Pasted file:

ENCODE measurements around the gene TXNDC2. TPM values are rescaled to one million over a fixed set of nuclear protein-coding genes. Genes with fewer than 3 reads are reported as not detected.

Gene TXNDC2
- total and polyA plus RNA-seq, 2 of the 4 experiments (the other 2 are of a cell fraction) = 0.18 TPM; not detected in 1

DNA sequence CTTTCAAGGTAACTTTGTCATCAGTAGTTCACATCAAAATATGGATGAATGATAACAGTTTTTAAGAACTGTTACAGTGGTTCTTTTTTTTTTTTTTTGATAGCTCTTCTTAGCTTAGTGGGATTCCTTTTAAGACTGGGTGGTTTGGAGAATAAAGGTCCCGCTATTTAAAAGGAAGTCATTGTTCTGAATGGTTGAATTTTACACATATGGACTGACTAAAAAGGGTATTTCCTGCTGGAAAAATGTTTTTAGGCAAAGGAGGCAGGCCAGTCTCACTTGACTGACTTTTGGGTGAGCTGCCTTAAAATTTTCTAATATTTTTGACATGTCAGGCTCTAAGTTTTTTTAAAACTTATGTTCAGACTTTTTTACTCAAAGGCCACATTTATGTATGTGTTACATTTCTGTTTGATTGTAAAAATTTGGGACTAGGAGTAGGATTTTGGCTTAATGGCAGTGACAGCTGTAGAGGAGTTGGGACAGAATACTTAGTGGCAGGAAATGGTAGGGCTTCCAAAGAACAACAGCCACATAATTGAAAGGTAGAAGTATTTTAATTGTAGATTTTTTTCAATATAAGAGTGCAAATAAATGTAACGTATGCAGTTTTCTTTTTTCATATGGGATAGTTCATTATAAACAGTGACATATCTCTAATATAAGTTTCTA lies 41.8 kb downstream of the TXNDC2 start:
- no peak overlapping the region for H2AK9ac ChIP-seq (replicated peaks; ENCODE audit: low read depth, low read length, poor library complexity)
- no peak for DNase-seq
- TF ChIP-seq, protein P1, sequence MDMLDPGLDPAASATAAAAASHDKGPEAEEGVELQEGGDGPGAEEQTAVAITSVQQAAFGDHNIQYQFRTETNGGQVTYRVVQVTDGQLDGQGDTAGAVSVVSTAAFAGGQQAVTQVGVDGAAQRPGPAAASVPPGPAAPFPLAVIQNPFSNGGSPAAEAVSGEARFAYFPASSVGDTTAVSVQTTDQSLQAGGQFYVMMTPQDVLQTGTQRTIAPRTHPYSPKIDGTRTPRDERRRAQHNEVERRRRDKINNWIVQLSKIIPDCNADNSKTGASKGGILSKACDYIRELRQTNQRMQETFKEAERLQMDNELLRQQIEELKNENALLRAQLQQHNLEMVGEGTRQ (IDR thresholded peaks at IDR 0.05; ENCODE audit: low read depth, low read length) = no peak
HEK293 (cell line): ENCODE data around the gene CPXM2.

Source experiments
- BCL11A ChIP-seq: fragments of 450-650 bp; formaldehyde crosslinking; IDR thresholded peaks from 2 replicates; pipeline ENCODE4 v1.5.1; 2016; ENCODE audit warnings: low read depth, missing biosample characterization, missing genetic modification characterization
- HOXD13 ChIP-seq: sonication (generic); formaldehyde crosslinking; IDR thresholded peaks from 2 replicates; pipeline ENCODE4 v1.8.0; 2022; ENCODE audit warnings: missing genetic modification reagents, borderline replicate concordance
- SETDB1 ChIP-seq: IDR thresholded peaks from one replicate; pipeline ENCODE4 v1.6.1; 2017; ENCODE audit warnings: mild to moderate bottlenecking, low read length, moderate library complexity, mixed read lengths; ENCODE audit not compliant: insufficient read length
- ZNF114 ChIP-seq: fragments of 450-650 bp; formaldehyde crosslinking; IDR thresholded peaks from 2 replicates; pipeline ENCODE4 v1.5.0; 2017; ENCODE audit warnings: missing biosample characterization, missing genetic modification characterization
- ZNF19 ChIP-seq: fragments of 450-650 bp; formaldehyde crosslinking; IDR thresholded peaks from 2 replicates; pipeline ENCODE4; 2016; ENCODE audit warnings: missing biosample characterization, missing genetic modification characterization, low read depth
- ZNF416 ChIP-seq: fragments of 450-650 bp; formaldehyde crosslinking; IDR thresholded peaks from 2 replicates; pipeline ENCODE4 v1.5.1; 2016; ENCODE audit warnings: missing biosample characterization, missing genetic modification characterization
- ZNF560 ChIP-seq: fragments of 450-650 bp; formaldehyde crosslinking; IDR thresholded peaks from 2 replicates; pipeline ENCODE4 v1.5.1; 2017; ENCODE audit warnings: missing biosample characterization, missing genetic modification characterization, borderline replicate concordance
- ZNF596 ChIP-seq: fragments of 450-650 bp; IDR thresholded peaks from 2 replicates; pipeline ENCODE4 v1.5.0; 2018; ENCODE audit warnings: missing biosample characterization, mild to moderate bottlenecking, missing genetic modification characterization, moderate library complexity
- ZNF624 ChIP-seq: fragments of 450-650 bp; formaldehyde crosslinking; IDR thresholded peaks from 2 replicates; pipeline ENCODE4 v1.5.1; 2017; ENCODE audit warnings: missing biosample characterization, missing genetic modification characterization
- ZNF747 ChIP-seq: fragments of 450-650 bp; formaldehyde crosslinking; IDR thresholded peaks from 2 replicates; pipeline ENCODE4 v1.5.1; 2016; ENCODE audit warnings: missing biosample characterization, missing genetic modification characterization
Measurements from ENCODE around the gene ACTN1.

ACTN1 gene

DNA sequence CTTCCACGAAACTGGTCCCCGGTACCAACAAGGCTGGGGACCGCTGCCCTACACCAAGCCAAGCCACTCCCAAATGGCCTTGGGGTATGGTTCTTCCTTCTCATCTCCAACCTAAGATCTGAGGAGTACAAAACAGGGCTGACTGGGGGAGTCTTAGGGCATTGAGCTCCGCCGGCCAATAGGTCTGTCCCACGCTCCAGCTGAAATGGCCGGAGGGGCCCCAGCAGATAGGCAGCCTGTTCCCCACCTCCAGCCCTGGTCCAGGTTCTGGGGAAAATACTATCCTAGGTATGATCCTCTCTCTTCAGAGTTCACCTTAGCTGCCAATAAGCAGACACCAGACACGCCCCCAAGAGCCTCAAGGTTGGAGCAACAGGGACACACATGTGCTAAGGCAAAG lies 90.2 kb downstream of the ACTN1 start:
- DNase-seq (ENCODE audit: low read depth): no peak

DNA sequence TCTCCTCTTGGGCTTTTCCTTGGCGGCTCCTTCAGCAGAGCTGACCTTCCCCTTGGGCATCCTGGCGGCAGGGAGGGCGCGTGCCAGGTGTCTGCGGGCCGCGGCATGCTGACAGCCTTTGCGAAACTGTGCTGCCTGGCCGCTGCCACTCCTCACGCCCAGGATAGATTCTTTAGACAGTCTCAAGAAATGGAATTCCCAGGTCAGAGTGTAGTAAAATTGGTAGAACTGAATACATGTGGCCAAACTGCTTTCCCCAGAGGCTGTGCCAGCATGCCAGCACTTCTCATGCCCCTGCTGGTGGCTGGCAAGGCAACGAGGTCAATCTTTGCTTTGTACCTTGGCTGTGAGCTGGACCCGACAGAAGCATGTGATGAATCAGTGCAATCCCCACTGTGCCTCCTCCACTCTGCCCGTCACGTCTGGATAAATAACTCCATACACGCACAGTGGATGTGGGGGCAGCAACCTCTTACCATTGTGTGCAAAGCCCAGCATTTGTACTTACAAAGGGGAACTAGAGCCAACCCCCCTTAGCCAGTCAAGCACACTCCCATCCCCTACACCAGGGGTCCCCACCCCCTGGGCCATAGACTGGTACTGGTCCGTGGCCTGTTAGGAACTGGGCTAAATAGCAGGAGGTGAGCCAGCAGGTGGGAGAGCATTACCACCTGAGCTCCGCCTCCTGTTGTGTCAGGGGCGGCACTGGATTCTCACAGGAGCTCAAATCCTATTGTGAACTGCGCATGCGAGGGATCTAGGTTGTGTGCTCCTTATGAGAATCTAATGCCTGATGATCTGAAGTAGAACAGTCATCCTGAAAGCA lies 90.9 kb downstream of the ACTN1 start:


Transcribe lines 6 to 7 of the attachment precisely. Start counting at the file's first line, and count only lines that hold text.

- no peak for DNase-seq
- TF ChIP-seq, protein P1, sequence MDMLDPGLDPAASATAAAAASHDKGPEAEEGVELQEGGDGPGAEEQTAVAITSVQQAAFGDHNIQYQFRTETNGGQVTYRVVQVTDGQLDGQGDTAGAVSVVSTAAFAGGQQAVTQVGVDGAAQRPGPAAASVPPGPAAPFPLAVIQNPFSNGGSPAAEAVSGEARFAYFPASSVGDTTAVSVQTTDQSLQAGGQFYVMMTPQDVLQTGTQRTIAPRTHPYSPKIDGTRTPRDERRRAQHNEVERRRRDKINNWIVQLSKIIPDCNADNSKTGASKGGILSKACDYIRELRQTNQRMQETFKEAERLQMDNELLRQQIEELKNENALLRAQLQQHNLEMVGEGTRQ (IDR thresholded peaks at IDR 0.05; ENCODE audit: low read depth, low read length) = no peak